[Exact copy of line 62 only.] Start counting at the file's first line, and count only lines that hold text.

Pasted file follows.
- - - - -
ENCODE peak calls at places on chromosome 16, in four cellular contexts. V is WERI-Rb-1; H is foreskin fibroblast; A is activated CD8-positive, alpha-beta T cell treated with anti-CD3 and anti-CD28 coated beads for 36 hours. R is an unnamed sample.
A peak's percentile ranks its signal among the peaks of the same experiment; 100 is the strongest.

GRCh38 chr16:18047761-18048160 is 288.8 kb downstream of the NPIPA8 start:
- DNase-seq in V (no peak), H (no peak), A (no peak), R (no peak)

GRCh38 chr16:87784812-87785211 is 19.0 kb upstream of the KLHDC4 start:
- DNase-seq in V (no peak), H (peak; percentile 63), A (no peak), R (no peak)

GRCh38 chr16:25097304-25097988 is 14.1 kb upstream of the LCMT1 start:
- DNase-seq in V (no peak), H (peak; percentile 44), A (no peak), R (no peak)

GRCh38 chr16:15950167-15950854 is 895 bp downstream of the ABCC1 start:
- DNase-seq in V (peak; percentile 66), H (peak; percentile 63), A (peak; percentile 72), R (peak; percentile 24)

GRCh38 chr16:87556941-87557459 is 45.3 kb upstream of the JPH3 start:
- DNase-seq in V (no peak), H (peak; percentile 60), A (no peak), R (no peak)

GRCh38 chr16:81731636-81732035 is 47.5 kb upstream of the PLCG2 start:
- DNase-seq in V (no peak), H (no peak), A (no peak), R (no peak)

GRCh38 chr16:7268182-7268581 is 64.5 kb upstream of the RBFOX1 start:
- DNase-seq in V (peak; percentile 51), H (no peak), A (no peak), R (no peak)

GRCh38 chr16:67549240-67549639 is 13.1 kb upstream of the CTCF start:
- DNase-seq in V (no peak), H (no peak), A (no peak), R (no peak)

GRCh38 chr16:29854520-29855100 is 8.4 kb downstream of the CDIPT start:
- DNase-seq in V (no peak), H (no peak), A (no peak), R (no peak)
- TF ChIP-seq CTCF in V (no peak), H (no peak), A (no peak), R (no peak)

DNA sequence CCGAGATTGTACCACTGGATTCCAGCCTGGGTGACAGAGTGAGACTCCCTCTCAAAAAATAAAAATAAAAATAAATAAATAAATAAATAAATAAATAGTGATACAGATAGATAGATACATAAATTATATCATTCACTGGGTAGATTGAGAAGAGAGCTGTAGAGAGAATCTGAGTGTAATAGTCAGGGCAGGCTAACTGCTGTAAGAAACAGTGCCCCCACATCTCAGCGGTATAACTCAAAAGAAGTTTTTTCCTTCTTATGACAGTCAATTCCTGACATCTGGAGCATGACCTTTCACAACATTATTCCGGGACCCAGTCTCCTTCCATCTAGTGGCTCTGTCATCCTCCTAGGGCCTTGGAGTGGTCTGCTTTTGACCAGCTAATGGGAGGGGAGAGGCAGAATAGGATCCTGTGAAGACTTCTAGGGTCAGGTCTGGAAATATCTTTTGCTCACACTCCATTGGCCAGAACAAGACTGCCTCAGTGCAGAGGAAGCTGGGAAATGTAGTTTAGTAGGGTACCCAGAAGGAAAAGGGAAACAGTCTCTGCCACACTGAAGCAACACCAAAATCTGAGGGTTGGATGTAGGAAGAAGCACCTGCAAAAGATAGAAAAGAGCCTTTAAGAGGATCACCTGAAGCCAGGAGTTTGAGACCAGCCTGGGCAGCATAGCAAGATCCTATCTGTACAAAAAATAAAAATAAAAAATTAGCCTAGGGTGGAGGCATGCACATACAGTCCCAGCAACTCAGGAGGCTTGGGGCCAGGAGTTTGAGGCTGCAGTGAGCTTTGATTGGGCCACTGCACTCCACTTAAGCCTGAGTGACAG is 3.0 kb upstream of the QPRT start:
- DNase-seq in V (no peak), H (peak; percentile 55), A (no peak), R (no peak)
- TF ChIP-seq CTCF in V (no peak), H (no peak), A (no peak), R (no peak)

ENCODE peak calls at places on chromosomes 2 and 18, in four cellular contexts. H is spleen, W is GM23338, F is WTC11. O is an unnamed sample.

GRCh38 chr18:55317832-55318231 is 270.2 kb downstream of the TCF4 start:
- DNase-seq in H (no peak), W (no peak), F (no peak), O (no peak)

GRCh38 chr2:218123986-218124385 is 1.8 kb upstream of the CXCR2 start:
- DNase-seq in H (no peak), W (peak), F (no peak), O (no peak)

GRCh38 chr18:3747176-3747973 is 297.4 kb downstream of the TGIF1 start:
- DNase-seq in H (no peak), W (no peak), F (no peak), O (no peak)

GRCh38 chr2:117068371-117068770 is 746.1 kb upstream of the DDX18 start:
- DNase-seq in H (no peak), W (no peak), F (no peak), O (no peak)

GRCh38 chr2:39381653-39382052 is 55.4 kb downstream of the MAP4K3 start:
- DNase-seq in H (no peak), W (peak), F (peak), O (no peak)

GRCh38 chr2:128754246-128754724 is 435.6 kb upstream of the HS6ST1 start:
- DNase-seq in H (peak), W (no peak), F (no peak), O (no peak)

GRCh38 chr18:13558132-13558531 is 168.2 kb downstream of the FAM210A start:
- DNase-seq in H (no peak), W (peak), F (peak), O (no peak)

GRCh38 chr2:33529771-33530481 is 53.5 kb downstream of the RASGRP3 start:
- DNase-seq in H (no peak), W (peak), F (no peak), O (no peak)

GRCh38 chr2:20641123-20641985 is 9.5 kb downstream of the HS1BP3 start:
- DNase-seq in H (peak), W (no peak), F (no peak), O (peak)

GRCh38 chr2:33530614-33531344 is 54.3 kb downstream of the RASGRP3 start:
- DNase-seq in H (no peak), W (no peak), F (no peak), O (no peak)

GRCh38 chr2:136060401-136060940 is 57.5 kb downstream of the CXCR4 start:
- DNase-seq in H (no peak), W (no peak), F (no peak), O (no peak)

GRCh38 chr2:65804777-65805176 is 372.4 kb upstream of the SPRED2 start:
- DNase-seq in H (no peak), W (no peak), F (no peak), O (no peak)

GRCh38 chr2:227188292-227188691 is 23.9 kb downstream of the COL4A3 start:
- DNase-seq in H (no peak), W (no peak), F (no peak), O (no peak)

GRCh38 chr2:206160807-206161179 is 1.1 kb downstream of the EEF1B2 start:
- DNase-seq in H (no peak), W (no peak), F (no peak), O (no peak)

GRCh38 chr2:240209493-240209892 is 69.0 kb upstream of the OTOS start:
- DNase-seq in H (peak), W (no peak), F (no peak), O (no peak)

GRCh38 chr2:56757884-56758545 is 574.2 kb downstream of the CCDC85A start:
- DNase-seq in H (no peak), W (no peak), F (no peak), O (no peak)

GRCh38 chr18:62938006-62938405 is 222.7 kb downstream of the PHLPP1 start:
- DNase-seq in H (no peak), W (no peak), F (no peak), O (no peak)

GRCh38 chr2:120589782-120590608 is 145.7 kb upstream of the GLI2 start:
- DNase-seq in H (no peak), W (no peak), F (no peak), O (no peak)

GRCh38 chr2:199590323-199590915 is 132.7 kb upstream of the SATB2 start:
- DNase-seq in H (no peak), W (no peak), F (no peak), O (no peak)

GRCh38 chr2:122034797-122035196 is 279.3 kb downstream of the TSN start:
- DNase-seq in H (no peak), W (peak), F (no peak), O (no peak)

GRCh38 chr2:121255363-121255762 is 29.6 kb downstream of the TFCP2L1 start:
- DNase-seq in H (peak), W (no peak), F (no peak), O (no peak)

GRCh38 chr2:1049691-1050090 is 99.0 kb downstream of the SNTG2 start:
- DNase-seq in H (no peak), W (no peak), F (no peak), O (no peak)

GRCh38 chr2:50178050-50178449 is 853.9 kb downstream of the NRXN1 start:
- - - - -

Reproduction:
GRCh38 chr2:199590323-199590915 is 132.7 kb upstream of the SATB2 start: